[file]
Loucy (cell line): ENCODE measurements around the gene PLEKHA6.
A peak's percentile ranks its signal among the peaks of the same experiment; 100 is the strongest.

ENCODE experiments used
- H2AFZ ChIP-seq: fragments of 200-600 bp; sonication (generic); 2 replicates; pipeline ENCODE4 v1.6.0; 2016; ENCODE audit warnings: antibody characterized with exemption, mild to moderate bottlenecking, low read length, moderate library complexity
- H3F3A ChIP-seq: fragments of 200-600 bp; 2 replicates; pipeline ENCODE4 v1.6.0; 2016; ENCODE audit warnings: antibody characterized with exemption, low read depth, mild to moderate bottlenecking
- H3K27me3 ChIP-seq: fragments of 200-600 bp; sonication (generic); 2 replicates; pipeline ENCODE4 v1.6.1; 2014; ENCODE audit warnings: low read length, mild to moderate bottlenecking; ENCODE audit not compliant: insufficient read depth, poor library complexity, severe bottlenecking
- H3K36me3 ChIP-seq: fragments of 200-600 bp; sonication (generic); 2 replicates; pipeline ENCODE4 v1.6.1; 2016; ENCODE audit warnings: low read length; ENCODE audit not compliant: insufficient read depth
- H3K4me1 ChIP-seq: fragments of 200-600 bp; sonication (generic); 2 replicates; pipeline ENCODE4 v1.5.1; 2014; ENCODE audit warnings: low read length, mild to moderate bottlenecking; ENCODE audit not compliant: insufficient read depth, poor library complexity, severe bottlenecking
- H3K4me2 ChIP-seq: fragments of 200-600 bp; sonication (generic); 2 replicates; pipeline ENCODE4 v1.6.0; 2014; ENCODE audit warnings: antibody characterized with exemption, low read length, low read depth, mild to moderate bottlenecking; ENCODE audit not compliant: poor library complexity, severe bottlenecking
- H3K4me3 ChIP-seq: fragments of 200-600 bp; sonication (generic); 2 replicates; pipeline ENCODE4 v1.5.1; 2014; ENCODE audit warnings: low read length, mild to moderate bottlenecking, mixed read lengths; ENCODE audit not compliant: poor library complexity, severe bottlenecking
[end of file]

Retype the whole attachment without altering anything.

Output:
Loucy (cell line): ENCODE measurements around the gene PLEKHA6.
A peak's percentile ranks its signal among the peaks of the same experiment; 100 is the strongest.

ENCODE experiments used
- H2AFZ ChIP-seq: fragments of 200-600 bp; sonication (generic); 2 replicates; pipeline ENCODE4 v1.6.0; 2016; ENCODE audit warnings: antibody characterized with exemption, mild to moderate bottlenecking, low read length, moderate library complexity
- H3F3A ChIP-seq: fragments of 200-600 bp; 2 replicates; pipeline ENCODE4 v1.6.0; 2016; ENCODE audit warnings: antibody characterized with exemption, low read depth, mild to moderate bottlenecking
- H3K27me3 ChIP-seq: fragments of 200-600 bp; sonication (generic); 2 replicates; pipeline ENCODE4 v1.6.1; 2014; ENCODE audit warnings: low read length, mild to moderate bottlenecking; ENCODE audit not compliant: insufficient read depth, poor library complexity, severe bottlenecking
- H3K36me3 ChIP-seq: fragments of 200-600 bp; sonication (generic); 2 replicates; pipeline ENCODE4 v1.6.1; 2016; ENCODE audit warnings: low read length; ENCODE audit not compliant: insufficient read depth
- H3K4me1 ChIP-seq: fragments of 200-600 bp; sonication (generic); 2 replicates; pipeline ENCODE4 v1.5.1; 2014; ENCODE audit warnings: low read length, mild to moderate bottlenecking; ENCODE audit not compliant: insufficient read depth, poor library complexity, severe bottlenecking
- H3K4me2 ChIP-seq: fragments of 200-600 bp; sonication (generic); 2 replicates; pipeline ENCODE4 v1.6.0; 2014; ENCODE audit warnings: antibody characterized with exemption, low read length, low read depth, mild to moderate bottlenecking; ENCODE audit not compliant: poor library complexity, severe bottlenecking
- H3K4me3 ChIP-seq: fragments of 200-600 bp; sonication (generic); 2 replicates; pipeline ENCODE4 v1.5.1; 2014; ENCODE audit warnings: low read length, mild to moderate bottlenecking, mixed read lengths; ENCODE audit not compliant: poor library complexity, severe bottlenecking